- Inflation and Inequality in France, the US and the UK (1789-2017). Testing an Overlapping Generations Model (with Marion Labouré, Harvard)
Abstract : This paper aims at determining the impact of inflation on income (in)equality. Using the shopping-time approach, we find that inflation does influence income inequality. The higher the inflation rate is, the more unequal a society is. We illustrate our finding with historical time series of three bigmain economies, namely the United States, the United Kingdom, and France, covering the period 1900- through 2016, with episodes of high inflation and deflation.
- Corporate Debt and Productivity in Europe. Theory, History, Policy.
Abstract : This research aims at assessing the evolution, determinants and consequences of the indebtedness of banks and companies in the eurozone for the past 20 years. We aim at measuring the acuteness of private debt crises in vulnerable countries and sectors, mapping private debt liabilities across companies and banks on a European scale, and identifying the respective roles of inequalities and financial development in the evolution of private debt. As a second step, we propose policy responses to excessive corporate leverage and institutional recommendations. This work is based on an empirical analysis of the Amadeus, Bankscope and ECB Country surveillance's datasets, encompassing more than fifty variables for all European banks and over 3 million companies, as well as more than fifty macroeconomic variables. My particular focus was the policy and institutional responses to European financial imbalances.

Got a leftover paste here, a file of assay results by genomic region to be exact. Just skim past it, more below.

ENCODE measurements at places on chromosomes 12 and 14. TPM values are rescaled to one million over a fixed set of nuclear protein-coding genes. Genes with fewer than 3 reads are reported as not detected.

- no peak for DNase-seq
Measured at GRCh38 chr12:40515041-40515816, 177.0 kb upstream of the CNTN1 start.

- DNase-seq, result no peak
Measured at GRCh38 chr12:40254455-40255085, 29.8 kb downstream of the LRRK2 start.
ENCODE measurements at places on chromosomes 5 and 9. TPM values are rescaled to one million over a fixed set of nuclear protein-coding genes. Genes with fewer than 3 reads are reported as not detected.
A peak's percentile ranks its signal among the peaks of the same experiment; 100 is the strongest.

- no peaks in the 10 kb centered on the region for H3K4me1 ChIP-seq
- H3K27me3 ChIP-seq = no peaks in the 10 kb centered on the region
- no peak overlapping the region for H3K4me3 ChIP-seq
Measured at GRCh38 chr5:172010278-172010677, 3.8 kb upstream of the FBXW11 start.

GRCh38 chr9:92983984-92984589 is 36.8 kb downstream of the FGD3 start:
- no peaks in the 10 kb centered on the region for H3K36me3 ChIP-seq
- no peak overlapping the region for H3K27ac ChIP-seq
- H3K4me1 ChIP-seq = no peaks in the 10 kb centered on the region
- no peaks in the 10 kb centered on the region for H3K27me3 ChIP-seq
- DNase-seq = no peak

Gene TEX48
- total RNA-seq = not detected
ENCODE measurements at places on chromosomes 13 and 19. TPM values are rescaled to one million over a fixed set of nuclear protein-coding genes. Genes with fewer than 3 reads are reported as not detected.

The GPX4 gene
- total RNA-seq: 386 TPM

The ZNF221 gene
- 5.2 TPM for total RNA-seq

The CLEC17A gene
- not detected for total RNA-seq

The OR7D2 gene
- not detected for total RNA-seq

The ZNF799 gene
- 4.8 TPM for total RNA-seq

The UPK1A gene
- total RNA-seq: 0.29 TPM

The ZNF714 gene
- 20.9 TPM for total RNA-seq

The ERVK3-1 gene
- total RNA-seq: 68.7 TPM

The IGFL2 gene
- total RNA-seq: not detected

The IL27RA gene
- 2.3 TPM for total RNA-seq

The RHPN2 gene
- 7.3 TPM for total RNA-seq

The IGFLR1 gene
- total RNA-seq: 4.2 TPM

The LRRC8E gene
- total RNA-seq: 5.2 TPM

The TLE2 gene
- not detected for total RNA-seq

Abstract : Quantitative protectionism, more precisely import substituting industrialization through quantitative trade restrictions, has been one of the most popular development policies of the 20th century. The researches led around Anne Krueger, based on scarce data from Third World countries, concluded on its overall inefficiency, caused by rising macroeconomic costs and rent capture. One of the most ambitious implementations of import substitution, French oil protectionism created detailed archival data which allow to quantify its costs and gains for more than half of the 20th century. Contratry to Krueger's findings in Third World countries, we show that the yearly macroeconomic cost of the policy, an average of 3% of GDP, remained under control and gradually decreased from the 1960s. Detailed biases of quota allocations show that rent seeking linked to big companies and dominant geographical places remained limited. We show how the shifts in trade protection linked to the weight of social-administrative groups in quota juries brought the biggest imbalances to the system. After the discovery of oil in Algeria, social-administrative rent seeking increased the political instability of the Fourth Republic and peaked as soon as the end of the 1950s. Hence, in the case of French oil, quantitative protectionism was macroeconomically efficient in the long run, but created medium term political instability.